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Community heroes

Nominations open for president's award for community service

Campus and Community

By David Sorensen

Lori Pike always had an interest in community service.

But as a busy mother with a high-stress job and a husband who travels for work, she didn’t think she had the time to volunteer.

From left, Lori Pike and President Gary Kachanoski during the 2017 President’s Awards ceremony.

That changed dramatically when her eldest son Adam was diagnosed with cancer days before his fifth birthday.

One of the groups that came to the family’s side in those difficult days was the Candlelighters.

Established in 1982, the Candlelighters provides support, education, encouragement, advocacy and hope to children and their families affected by childhood cancer.

Volunteerism continued

Now, with Adam 10 years cancer-free, Ms. Pike is still a busy mom with all the other pressures, but still finds time to be deeply involved in the Candlelighters organization.

“I tell people my evenings are spent working, with the Candlelighters or doing laundry,” she said with a smile.

Ms. Pike, the director of the Budgets Office, Administration and Finance, was recognized last year for her contribution with the President’s Award for Exceptional Community Service.

“It’s not about getting the award, it’s about bringing attention to childhood cancer and the Candlelighters.” — Lori Pike

This award recognizes a faculty or staff member who helps in the community by sharing scientific and scholarly expertise, working with and supporting grassroots organizations or volunteering her or his time to worthy causes, among other things.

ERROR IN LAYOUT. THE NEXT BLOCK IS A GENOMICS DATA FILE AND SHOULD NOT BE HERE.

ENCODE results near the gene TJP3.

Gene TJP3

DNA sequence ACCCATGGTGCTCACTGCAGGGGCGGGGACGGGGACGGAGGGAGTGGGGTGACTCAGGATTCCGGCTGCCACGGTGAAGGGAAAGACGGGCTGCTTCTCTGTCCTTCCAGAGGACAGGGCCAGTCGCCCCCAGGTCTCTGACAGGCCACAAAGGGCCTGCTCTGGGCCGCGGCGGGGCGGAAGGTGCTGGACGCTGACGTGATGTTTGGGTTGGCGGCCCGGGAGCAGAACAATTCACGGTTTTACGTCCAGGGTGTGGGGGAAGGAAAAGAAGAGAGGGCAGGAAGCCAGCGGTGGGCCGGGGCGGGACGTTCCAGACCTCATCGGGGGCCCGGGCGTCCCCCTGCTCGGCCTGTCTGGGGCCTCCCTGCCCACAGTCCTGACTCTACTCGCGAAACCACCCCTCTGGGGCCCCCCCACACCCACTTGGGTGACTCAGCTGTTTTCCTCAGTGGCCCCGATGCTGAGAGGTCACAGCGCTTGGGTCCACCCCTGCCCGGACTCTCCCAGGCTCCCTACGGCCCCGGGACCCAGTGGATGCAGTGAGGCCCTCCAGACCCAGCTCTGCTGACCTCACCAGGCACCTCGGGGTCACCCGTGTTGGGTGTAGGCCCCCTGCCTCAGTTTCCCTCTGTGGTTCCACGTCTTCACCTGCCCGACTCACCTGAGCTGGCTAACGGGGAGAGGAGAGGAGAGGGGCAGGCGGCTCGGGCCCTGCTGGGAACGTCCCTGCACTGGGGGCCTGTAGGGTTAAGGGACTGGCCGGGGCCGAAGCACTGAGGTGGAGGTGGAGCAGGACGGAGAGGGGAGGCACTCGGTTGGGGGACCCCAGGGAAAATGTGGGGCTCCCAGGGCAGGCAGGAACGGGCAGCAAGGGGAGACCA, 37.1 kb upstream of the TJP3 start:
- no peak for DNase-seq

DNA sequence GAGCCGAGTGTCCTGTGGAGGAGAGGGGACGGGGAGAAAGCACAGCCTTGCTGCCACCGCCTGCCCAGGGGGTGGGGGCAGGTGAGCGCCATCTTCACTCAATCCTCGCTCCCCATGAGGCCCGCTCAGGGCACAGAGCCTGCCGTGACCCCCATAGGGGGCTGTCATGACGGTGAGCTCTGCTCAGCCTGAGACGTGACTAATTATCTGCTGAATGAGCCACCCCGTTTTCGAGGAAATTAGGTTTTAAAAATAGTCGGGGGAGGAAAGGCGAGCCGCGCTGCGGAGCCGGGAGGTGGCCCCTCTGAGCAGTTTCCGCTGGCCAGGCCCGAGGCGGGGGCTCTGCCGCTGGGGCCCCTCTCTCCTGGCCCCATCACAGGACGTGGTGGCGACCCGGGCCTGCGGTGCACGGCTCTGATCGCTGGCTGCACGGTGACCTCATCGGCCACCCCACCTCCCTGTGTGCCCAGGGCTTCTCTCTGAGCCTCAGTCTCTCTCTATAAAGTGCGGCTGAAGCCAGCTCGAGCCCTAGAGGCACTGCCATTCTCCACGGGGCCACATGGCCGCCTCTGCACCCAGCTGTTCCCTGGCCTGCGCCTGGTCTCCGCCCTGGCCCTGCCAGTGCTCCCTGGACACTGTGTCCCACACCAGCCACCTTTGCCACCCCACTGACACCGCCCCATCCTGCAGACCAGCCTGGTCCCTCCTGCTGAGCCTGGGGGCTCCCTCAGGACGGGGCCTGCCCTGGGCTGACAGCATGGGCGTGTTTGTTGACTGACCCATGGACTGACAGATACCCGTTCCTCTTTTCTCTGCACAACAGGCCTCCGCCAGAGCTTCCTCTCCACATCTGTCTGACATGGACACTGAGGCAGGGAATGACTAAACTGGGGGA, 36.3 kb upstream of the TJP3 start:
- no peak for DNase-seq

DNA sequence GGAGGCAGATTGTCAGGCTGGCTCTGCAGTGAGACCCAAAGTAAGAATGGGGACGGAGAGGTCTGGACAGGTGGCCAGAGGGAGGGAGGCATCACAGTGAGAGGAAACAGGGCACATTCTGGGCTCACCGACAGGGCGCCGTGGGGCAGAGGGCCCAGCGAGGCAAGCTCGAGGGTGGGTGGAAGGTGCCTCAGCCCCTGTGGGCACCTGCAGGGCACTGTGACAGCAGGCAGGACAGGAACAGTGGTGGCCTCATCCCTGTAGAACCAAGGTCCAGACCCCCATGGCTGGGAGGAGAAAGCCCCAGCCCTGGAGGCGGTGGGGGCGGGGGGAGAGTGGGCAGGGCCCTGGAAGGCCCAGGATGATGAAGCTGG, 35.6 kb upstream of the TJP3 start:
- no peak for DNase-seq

She says the real value in getting the award is the attention it brings to the cause.

“It’s not about getting the award, it’s about bringing attention to childhood cancer and the Candlelighters.”

Connected to research

Having a cause as personal as Ms. Pike’s is not essential to be considered for this prestigious president’s award.

Faculty members whose volunteer work is connected to their professional activities are also prime candidates for the President’s Award for Exceptional Community Service.

Dr. April Manuel in the School of Nursing was honoured with the award in 2015 for her long and sustained pattern of voluntary contributions and has been consistently engaged in volunteer activities above and beyond the expectations of a faculty member.

Her community service activities focus on helping organizations that help her patients, primarily in the area of her nursing expertise, cardiovascular disease.

Dr. Manuel helped develop the Heart and Stroke Foundation subchapter in 2011, one of the first student-led subchapters of a community-based organization at the school and the first of its kind in Canada.

Over the past three years her students have planned and organized a cardiovascular health research conference in St. John’s.

With expertise in the areas of heart disease, cancer and diabetes, Dr. Manuel has also volunteered with the Canadian Diabetes Association and the Canadian Cancer Society.

Past recipients

Other past recipients of the award include David Mercer, Queen Elizabeth II Library;  Dr. Leonard Lye, Faculty of Engineering and Applied Science; Patricia Bryant, Faculty of Medicine, Health Sciences Centre Library; Dr. Marguerite MacKenzie, Department of Linguistics, Faculty of Humanities and Social Sciences; Dr. Noreen Golfman, School of Graduate Studies; Dr. Mahmoud M.R. Haddara, Faculty of Engineering and Applied Science; Dr. Martha MacDonald, Labrador Institute; Dr. Jeremy Hall, Department of Earth Sciences, Faculty of Science; Dr. Wade Locke, Department of Economics, Faculty of Humanities and Social Sciences; and Joan Olford, Faculty of Education.

Nominations are now being accepted for the 2018; you can find information online.

The award consists of a personalized scroll and a monetary award of $1,000.

Nominations can come from any member of the university community or the general public.

Full details are online.

The deadline for nominations is June 22, 2018.


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